Von Neuman Measurements are defined as POVM's that are disjoint - also called resolutions of the identity.

    Now there is a very nice theorem called the spectral theorem that links resolutions of the identity and Hermitian operators so there is a 1-1 correspondence between the two.

    Thus, given a Von-Neumann measurement, Ei, you can associate a real number yi with each outcome and get a Hermitian operator O=∑ yi Ei. These are the observables of a quantum observation.

  5. Aug 26, 2014 #4
    As the others have pointed out, the notion of an operator is axiomatic to quantum mechanics. This is not very satisfing though. The axiomaticness can be motivated though. Consider the equation for a plane wave in one dimension.

    [itex] \psi(x,t) = e^{i (kx + \omega t)} [/itex]

    Now I would like to define a differential operator whose eigenvalue is the momentum of my plane wave. By the deBroglie hypothesis ... I know that the momentum of my wave is [itex] \hbar k [/itex]. Then by inspection I can generate the momentum "as an eigenvalue" by.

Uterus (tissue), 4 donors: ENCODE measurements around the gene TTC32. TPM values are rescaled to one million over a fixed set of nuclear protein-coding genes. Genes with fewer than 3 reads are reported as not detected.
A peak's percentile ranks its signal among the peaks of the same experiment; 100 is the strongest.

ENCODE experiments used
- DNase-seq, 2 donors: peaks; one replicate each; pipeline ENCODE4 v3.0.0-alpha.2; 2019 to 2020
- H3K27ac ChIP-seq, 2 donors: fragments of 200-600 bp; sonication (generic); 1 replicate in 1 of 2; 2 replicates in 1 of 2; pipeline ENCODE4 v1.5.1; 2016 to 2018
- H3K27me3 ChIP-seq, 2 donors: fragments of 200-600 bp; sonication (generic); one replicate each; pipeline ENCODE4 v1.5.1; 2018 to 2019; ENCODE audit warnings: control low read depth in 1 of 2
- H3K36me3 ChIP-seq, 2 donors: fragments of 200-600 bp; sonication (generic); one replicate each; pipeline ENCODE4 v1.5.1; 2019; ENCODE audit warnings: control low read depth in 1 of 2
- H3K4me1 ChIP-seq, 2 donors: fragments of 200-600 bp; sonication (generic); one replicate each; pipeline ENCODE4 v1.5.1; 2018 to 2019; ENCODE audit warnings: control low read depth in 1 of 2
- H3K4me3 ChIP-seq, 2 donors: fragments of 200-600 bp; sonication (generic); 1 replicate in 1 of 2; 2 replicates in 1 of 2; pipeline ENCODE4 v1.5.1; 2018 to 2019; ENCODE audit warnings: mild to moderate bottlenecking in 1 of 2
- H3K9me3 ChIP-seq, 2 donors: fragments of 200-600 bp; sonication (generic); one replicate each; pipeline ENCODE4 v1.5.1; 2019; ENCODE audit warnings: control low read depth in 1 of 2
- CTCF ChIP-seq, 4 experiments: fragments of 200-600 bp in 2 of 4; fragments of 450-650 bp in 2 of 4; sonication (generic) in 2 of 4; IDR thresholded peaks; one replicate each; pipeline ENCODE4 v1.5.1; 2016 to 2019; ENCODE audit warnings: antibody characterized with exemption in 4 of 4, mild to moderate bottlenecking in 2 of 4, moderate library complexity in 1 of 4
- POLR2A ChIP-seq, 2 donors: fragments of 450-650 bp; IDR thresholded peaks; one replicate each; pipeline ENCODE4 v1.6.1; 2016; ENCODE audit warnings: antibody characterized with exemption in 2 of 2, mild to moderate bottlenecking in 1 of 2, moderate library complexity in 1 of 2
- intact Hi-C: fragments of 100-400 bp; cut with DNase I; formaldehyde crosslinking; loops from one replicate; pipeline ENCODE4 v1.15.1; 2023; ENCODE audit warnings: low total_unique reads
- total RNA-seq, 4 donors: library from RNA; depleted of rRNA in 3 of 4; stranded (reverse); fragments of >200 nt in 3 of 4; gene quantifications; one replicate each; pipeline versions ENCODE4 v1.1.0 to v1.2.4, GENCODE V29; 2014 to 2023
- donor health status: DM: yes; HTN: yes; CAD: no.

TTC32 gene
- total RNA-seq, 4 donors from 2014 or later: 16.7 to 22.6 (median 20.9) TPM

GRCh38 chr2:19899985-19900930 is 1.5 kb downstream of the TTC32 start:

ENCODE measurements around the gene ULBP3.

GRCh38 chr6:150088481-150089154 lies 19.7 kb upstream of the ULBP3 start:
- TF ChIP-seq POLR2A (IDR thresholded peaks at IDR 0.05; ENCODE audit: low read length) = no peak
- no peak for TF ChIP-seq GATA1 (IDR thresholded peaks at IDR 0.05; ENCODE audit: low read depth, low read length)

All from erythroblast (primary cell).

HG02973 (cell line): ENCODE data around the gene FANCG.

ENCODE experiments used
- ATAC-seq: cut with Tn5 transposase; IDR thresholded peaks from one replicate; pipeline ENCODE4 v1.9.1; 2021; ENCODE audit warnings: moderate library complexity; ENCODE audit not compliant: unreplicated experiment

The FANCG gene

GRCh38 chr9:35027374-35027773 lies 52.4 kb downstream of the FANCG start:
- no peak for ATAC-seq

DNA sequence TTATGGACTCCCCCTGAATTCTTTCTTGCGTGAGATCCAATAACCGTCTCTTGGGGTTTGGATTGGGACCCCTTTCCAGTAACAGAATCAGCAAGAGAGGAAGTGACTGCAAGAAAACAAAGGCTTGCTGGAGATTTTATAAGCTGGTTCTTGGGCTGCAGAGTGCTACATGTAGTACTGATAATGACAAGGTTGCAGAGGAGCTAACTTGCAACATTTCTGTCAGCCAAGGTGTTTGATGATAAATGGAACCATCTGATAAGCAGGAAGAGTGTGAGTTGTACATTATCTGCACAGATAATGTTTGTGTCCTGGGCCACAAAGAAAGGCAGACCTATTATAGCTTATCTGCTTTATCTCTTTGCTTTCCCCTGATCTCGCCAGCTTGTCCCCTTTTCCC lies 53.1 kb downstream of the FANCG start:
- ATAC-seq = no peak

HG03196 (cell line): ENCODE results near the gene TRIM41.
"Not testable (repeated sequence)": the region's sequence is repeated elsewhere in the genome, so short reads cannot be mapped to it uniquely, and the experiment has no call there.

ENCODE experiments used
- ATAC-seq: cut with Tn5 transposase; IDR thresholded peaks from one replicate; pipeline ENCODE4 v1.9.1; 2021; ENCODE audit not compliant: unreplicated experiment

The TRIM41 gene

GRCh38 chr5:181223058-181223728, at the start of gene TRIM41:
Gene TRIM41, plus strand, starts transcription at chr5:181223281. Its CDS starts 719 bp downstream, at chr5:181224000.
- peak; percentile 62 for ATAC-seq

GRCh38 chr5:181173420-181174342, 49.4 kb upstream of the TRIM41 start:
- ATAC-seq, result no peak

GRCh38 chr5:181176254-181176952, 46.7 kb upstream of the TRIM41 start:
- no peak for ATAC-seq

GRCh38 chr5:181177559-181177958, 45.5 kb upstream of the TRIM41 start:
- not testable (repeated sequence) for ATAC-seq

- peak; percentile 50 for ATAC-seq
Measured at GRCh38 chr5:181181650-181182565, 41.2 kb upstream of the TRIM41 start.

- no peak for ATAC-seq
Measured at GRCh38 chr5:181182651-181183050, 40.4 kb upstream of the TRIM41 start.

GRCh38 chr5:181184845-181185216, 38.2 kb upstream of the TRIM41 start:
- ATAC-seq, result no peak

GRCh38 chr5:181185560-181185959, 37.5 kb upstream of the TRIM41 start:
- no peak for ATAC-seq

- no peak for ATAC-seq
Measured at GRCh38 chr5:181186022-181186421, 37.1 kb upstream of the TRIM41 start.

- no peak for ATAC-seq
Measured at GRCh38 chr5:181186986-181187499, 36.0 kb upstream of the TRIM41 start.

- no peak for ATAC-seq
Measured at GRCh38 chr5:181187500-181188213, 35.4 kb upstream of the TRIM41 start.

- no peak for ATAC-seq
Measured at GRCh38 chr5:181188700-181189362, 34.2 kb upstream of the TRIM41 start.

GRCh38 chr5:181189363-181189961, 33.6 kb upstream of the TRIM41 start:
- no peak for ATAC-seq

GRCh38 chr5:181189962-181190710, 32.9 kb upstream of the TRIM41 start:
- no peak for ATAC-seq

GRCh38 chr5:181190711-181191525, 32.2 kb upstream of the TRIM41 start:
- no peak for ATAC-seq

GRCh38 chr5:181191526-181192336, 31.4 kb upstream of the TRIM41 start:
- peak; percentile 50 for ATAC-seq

[itex] -i\hbar \partial_x \psi(x,t) = \hbar k \psi(x,t) [/itex]

    Thus the "momentum operator" [itex] -i\hbar \partial_x [/itex] acting on my plane wave [itex] \psi(x,t) [/itex] returns the product of the momentum of my plane wave and my plane wave [itex] \hbar k \psi(x,t) [/itex]. Note that the only thing "quantum" about this is the invocation of the deBroglie relation. The rest is simple calculus.

    Based on this, I can brazenly hypothesize for any thing (particle/field) I can define a differential operator which gives me the momentum of that thing times that thing. The argument is easily extended to other observable things like energy, angular momentum etc.